Butler University Botanical Studies

Volume 1 Butler University Botanical Studies Article 6

Key to genera of and allies

Ray C. Friesner

Follow this and additional works at: https://digitalcommons.butler.edu/botanical The Butler University Botanical Studies journal was published by the Department of Butler University, Indianapolis, Indiana, from 1929 to 1964. The scientific journal eaturf ed original papers primarily on ecology, , and microbiology.

Recommended Citation Friesner, Ray C. (1929) "Key to genera of ferns and fern allies," Butler University Botanical Studies: Vol. 1 , Article 6. Retrieved from: https://digitalcommons.butler.edu/botanical/vol1/iss1/6

This Article is brought to you for free and open access by Digital Commons @ Butler University. It has been accepted for inclusion in Butler University Botanical Studies by an authorized editor of Digital Commons @ Butler University. For more information, please contact [email protected] KEY TO GENERA OF FERNS AND FERN ALLIES I + By RAy C. FRIESNER

The keys to be found in the Manuals used for taxonomic study often require the student using them to have a greater knowledge of the I under study than is obtainable from the specimen at hand. For ( example, the indusium regularly drops from the in some genera • when the are young, while in other genera, indusia are never present. Examples of these are found, in the case of the former con­ dition, in and , and in the case of the latter condi­ tion, in and . How is the student just beginning I taxonomic work on the ferns to know, when he encounters a fruiting I with no indusia, whether it is a case of entire absence of indusia •, or a species from which tbe indusia drop off early? He should, of course, examine a number of specimens, but the working collection availahle for his study does not always have both young and old specimens of each species. It should have, to be sure, bu t it is not always expedient for the instructor to have material representing all ages of fronds. Further, suppose the student is identifying material of his own col­ lection instead of a set prepared for him by some one else, and he wishes to know today whether the absence of an indusium is a fixed character. He cannot always wait a year to determine his point by observation on younger fronds. Keys, to be pedagogically sound, should meet such situations by permitting the student to take either line of diagnosis at such a point and still bring him out to tbe proper genus or species. The characters used in differentiating groups, whether families, genera or species, should always be definitely contrasted. One member of a set should not deal with one characteristic and the other with a different char­ acteristic, but both should deal with the same feature of the . All members of a set of characters should be kept together, thus making the key more readily followed when used for identification purposes. Every second set of characters should be indented slightly, thus sharply setting off the different sets from each other. Characters which are discernible at different seasons of the. year should not be brought to­ getber in the same key: e. g., characters of are present for 55 so short a period that they should not be used in a key based primarily 6. upon vegetative characters. Members of a set of characters should be as brief as possible, no attempt being made to describe in detail. Rela­ 6. tive terms, such as large and small or wide and narrow, should not be llsed unless definite measurements accompany them. No attempt has been made to carry this key to species. Species dif­ 7. ferentiation is referred to the Manuals, such as Gray or Britton and Brown (for Northeastern United States). The figures in the key fol­ lowing generic names refer to pages in Gray's Manual, 7th edition (G), 7. of fe or Britton and Brown, 2nd edition (BB), where the genus is described 8. Ferti and keys are given for the determination of species. 8. Ferti 9. Fertile fro five pinnal KEY 9. Fertile fro crowded pi 1. Plants floating on surface of boggy waters...... 2 10. Inri 1. Plants not floating...... 3 tati 2. apparently 2-ranked, densely papillose on dorsal 10. Sor~ side Salvin.ia, G 50; BB 36 fraIl 2. Leaves closely imbricated, glabrous on dorsal surface...... 11. Vegetative , G 50; BB 38 11. Vegetative 3. Plants twining or climbing , G 46; BB 9 12. Fer1 3. Plants neither twining nor climbing 4 12. Fe 4. Plants very slender, filiform, tortuous, 3-8 cm long . tio5 , G 45; BB 9 12. Fe~ 4. Leaves 4-foliolate, plants rooted in mud of shallow tat~ water , , G 49; BB 36 13. Frond wi 4. Leaves reduced to mere vestigial scales whorled at nodes margins of jointed stems ., G 51; BB 39 13. Frond wi 4. Leaves very long and narrow, 3-20 by 0.5-1.0 cm, very margins . closely imbricated on short corm-like stem .. 14. So lsoetes, G 58; BB 50 m' 4. Leaves small, 2-10 mm long, very closely imbricaled...... 5 14. So 4. Leaves larger, broader, frond-like, common true ferns.... 6 dm 5. Homosporous, i. e., of one type only . th~ Lycopodium, G 54; BB 43 15. FrondS o~ 5. Heterosporous, i. e., spores of two types in regard to size .. 15. fronds t ...... , G 57; BB 48 15. Fronds 1 with a.wll 56 6. Fertile and vegetative fronds entirely separate and conspicuously unlike each other.. _...... 7 6. Not differentiated into separate v.egetative and fertile fronds, or if so they are not conspicuously different from each other 10 7. Stipe of fertile frond clothed with dense brown tomentum. Vegetative fronds may be similar in this regard _ ...... : Os-munda cinnamomea, G 47; BB 7 7. Stipe of fertile frond not as above...... 8 8. Fertile frond bipinnate...... 9 8. Fertile frond once-pinnate , G 45; BB 11 9. Fertile frond 12.5-40 cm long. Fertile portion of more than five pinnate divisions Onoclea, G 45; BB 10 9. Fertile frond 5-12.5 cm long. Fertile portion of five closely crowded pinnate divisions Schizaea, G 45; BB 9 2 10. Individual fronds composed of both entirely vege­ 3 tative and entirely fertile pinnae...... 11 lO. Sori borne on the backs of the otherwise vegetative fronds 14 11. Vegetative segment of frond simple .., G 47; BB 1 11. Vegetative segment of frond compound _...... 12 12. Fertile segment of frond distant, above the vegetative.. 13 4 12. Fertile segments merely the contracted terminal por­ tion of the ordinary frond ...... , G 40; BB 16 12. Fertile pinnae 1-8, in the middle portion of the vege­ tative frond Claytoniana, G 47; BB 8 6 13. Frond with fleshy stipe, ultimate divisions with toothed :s margins , G 47; BB 3 9 ulti~ate i 13. Frond without fleshy stipe, divisions with entire Y margins 'Os-munda regalis, G 46; BB 7 14. Sari not covered with an indusium; or the indusium' ,0 may drop off when young.... _...... 15 5 14. Sari covered with an indusium. Forms in which in­ 6 dusium drops when young may be sought in either of these two characters _ _ _...... 18 3 15. Fronds once-pinnatifid _ Polypodium, G 34; BB 35 15. Fronds twice-pinnatifid to 4-pinnate, on both surfaces.... 16 8 15. Fronds 1-4 pinnate, lower surface hairy, tomentose, or co':ered with a white or waxy powder.._.... _...... , G 35; BB 35 57 16. Rachis winged between the pinnae _ . Phegopteris, G 35; BB 23 16. Rachis not winged between pinnae...... 17 27. 17. Stipes, rachis and ventral side of midvein minutely chaffy . Woodsia, G 43; BB 11 27. 17. Stipes, rachis and ventral side of midvein without chaff . Cystopteris, G 43; BB 14 18. Indusium false, i. e., formed from the revolute margin of the frond...... 19 18. Indusium true, i. e., not formed from the revolute mar- g;in of the frond...... 24 29. 19. Sari forming a more or less continuous marginal band...... 20 29. l' 19. Sori not forming a more or less continuous marginal band...... 23 29. 20. Stipe and rachis blackish or purplish.... 21 20. Stipe and rachis chestnut-brown . , G 36; BB 33 20. Stipe straw-colored or greenish...... 22 21. Stipe and rachis smooth and shining, without scales . Notholac11.a, G 35; BB 35 31. 21. Stipe and rachis clothed with brownish scales .. 31. Cheilanthes, G 36; BB 33 22. Fronds not dimorphic, stipe and rachis smooth or densely chaffy throughout; pinnules glabrous or slightly pubescent on ventral surface near margins and midvein ...... , G36; BB31 22. Fronds dimorphic, fertile narrower than sterile, chaff limited to base of stipe, pinnules glabrous . , G 36; BB 52 23. Sori small, globular, at the 'apex of free veins, appearing as if raised upon a pedestal , G 44; BB 14 23. Sari oblong or somewhat crescent-shaped ...... Adianttim, G 35; BB 31 24. Fronds transparent, consisting of a single layer of cells only Tr£chomanes, G 33; BB 8 24. Fronds thicker, of more than one layer of cells...... 25 2S. Sari more or less elongated, straight or curved...... 26 25. Sari more or Jess rounded 29 25. Sori rounded when young, but conAuent when old . Polystichum, G 40; BB 16 58 26. Veins reticulated 27 26. Veins ftee 28 27. Sari forming a chain-like rowan either side of midvein . W oodwardia, G 37; BB 34 27. Sari scattered, some parallel with midvein and some parallel with lateral veins Camptosorus; G 40; BB 25 28. Sari single, frond once-pinnatifid to 4-pinnate . , G 38; BB 26 28. Sari confluent in pairs, frond entire or merely undu­ late Scolopendrium, G 40; BB 25 . 29. Indusium attached by the center.. _ _...... 30 29. Indusium attached by one side Cystopteris, G 43; BB 14 29. Indusium inferior, i. e., attached at two or more points beneath the sporangia 31 30. Indusium round, without a sinus . Polystichum, G 40; BB 16 30. Indusium round or reniform, with a sinus _ ...... Aspidium, G 41; BB 17 31. Indusium two-valved, cup-shaped Dicksonia, G 44; BB 14 31. Indusium with more than two valves Woodsia, G 43; BB 11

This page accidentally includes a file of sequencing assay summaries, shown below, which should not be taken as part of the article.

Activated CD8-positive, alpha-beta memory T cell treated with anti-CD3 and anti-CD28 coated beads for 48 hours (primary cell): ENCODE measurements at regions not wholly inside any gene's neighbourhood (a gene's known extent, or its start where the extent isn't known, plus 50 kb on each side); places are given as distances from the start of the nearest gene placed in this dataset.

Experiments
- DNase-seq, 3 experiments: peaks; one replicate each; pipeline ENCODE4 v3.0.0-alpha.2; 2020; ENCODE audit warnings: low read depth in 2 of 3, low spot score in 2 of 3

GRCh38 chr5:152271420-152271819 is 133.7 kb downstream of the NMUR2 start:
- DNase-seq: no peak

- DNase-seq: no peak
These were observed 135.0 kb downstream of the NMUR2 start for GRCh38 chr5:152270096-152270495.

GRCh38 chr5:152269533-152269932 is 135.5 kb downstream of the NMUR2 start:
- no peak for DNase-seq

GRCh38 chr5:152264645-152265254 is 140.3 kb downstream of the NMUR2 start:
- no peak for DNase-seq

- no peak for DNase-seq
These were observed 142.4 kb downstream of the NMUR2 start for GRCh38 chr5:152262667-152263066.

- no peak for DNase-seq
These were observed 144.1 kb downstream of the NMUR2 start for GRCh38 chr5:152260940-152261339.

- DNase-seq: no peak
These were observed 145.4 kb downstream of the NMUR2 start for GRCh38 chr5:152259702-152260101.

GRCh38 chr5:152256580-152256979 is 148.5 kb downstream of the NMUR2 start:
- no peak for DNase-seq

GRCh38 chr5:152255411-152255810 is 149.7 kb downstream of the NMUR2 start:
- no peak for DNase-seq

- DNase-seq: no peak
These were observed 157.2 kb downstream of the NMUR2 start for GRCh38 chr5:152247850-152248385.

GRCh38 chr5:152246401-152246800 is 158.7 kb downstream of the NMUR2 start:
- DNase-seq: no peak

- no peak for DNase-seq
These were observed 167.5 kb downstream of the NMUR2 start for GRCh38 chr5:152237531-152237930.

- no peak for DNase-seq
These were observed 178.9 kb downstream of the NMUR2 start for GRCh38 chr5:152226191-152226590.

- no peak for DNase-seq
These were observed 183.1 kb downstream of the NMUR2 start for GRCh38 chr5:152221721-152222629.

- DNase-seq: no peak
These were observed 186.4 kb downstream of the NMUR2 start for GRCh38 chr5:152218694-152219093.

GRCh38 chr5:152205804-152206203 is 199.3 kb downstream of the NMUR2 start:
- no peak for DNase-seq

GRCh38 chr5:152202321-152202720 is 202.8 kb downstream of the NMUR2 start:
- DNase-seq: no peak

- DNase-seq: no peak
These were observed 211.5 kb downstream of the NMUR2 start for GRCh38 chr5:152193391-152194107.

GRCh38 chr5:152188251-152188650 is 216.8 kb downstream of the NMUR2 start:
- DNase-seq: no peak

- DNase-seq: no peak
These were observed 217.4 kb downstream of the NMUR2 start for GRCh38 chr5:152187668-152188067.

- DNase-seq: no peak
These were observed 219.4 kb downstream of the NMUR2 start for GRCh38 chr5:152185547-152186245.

The following sixty-five species of ferns and fern allies are to be found growing out of cultivation in Indiana: Adianlum pedatum L. A. pinnatifidumNutt. Aspidium crislalum Sw. A. platyneuron (L) Oakes. A. Goldianum Hook. A. Ruta-muraria L. A. marginale Sw. A. L. A. noveboracense (L) Sw. Azolla caroliniana Willd. A. spinulosum (Mueller) Sw. Botrychium obliquum Muhl. A. spinulosum inlermedium B. obliquum dissectum (Spreng) (Muhl.) Eaton. Clute. A. (L) Sw. B. ternatum intermedium Asplenium acrostichoides Sw. D. C. Eaton. A. angusliJolium Michx. B. simplex E. Hitch. (Doubtful.) A. ebenoides R. A. Scott. B. obliquum Muhl. A. Filix-Jemina (L) Bernh. B. virginianum (L) Sw. 59 Camptosorus rhizophyllus (L) L. Link. O. (L) Hoffm. Cheilanthes lanosa (Michx.) Walt. L. Cystopteris bulbijera (L) Bernh. Osmunda cinnamomea L. C. jragilis (L) Bernh. O. cinnamomea jrondosa Gray. Dicksonia punctilobula (Michx.) O. cinnamomea incisa Gray. J. W. Huntington. L. O. Claytoniana L. E. fluviatile L. O. regalis L. E. hyemale L. atropurpurea (L) Link. E. hyemale intermedium Phegopteris (L) Fee. A. A. Eaton. P. hexagonoptera (Michx.) Fee. E. laevigatum A. Br. P. polypodiodes (L) Fee. E. robustum A. Br. Polystichum acrostichoides E. variegatutlt Schleich. (Michx.) Schott. Lycopodium clavatum L. P. acrosticholdes Schweinitzii L. complanatum L. (Beck) Small. L. inundatutlt L. Polypodium polypodioides (L) L. lucidulum Michx. A. S. Hitch. L. onsClCTum L. P. vulgare L. L. obscurum dendroideutlt Pteris aquilina L. (D. C. Eaton) Michx. Selaginella apus (L) Spreng. L. porophilum (L. and U.) Clute. S. rupestris (L) Spreng. L. selago L. (Spreng.) Torr. Marsilea quadrijolia L. virginica (L) Sw.